South Scotland MSP and Scottish Labour’s Rural Affairs Spokesperson Colin Smyth has accused the UK Government of ‘selling out’ local farmers following the announcement of a free trade agreement with New Zealand.
The deal, following rapidly on from the one signed in June with Australia, will see the UK potentially open up its borders to huge volumes of imported food, a significant proportion of which may not have been produced on farming systems permitted here.
According to the NFUS, the New Zealand negotiations have been concluded without proper parliamentary scrutiny. The Union believes this is vital but, with the continued absence of the promised Statutory Trade and Agriculture Commission, the UK Government has failed to establish a route to effective scrutiny.
Colin Smyth said: “Scottish agriculture is at the heart of our world-class food and drink industry and, beyond its economic value, is central to the viability of our rural communities in the south of Scotland.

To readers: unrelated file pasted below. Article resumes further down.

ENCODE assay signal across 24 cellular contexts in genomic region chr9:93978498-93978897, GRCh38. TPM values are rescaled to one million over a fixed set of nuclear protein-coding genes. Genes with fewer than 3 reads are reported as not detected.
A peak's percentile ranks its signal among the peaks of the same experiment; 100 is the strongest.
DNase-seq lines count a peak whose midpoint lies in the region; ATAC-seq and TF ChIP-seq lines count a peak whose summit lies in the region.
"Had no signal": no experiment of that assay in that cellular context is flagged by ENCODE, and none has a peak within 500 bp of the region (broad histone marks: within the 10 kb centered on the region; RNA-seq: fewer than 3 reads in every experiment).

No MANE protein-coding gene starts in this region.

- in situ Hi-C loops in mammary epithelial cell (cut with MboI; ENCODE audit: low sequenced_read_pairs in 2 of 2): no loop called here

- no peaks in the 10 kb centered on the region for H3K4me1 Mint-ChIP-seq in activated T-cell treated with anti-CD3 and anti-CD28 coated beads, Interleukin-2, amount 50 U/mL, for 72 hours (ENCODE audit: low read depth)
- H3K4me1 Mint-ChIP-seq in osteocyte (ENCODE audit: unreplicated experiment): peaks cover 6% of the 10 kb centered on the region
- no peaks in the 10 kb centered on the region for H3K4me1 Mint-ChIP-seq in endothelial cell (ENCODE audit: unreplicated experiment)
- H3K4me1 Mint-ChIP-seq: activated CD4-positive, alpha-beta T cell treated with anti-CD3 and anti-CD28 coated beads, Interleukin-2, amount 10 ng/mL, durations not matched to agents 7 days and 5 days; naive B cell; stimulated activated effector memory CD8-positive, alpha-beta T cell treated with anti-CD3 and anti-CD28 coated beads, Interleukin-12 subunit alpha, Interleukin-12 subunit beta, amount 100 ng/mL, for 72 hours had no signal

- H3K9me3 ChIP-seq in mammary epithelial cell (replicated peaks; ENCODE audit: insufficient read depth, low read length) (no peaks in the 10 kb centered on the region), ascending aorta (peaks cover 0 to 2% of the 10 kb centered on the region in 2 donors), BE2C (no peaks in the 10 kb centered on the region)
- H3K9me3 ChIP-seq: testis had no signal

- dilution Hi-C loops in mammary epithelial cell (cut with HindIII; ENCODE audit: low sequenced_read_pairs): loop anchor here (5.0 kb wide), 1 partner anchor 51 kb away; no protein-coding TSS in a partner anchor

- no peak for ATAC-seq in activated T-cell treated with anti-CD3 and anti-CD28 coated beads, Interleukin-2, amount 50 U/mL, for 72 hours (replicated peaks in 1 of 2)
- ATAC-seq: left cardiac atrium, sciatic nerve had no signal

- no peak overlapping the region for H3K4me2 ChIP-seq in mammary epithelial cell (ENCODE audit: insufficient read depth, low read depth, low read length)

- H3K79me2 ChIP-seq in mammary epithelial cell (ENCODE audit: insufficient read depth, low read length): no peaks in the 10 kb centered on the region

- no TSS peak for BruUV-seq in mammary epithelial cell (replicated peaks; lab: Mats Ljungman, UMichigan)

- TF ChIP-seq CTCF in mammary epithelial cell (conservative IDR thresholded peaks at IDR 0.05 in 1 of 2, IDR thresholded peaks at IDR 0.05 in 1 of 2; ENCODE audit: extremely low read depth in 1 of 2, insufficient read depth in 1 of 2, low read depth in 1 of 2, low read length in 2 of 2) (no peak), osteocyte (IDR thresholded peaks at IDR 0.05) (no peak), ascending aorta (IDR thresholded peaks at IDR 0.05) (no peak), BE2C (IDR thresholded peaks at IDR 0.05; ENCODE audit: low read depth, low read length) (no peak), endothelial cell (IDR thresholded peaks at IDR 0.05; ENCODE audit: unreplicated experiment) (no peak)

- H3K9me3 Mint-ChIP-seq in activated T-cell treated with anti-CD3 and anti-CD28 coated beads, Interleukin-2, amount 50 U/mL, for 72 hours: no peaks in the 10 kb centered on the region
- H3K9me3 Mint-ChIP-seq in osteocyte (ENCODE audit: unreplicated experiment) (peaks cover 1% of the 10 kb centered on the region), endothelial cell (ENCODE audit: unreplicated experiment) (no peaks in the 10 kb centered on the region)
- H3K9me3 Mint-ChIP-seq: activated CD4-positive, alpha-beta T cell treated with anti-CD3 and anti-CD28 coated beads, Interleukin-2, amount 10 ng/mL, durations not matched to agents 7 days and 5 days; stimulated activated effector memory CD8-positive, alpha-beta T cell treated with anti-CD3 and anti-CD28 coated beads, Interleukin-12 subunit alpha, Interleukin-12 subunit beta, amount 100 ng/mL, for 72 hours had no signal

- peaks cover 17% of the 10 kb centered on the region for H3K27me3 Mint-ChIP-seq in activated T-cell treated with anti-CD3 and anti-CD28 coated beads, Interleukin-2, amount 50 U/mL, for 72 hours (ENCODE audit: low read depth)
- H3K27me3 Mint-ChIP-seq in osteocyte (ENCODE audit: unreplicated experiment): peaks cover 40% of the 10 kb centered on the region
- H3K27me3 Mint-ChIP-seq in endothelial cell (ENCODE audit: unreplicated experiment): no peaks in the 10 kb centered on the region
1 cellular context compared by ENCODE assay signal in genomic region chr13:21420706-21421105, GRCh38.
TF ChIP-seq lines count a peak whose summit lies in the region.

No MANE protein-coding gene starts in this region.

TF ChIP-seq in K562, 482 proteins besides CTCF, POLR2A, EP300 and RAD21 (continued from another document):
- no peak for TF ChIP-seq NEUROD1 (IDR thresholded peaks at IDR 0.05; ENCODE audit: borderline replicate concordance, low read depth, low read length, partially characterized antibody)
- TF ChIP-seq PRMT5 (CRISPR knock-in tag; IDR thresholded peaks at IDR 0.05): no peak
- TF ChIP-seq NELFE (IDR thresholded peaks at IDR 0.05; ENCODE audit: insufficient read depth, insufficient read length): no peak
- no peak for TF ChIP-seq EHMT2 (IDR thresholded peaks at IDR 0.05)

“The needs of the sector must therefore be an integral part of any trade deals, and those deals should meet the future ambitions of the sector.
“At a time when we must continue to drive up standards, cut emissions, use land more sustainably and improve animal welfare, those ambitions cannot be undermined by trade deals.
“When the Agriculture Bill was passing through Westminster, the UK Government claimed that there was no risk to standards. The sector’s fears were dismissed. Legal protections that had been added to the bill by Labour were removed.
“I expressed my concerns back in June that the deal signed with Australia could set a dangerous precedent and this is exactly what has happened. Once again, we see the UK Government selling out local farmers.
“Just like the Australian deal, the one with New Zealand has no quotas, tariffs or real safeguards, and it will have a devastating impact on the agriculture sector. It is especially disappointing that a local MP who represents a rural constituency is a trade envoy to New Zealand and is presiding over this undermining of local farmers.
“It is little wonder that the NFUS has expressed grave concerns over this latest deal but sadly Tory politicians have refused to listen. There isn’t a single person involved in agriculture anywhere in the UK that believes this is anything other than a bad deal and that tells its own story.”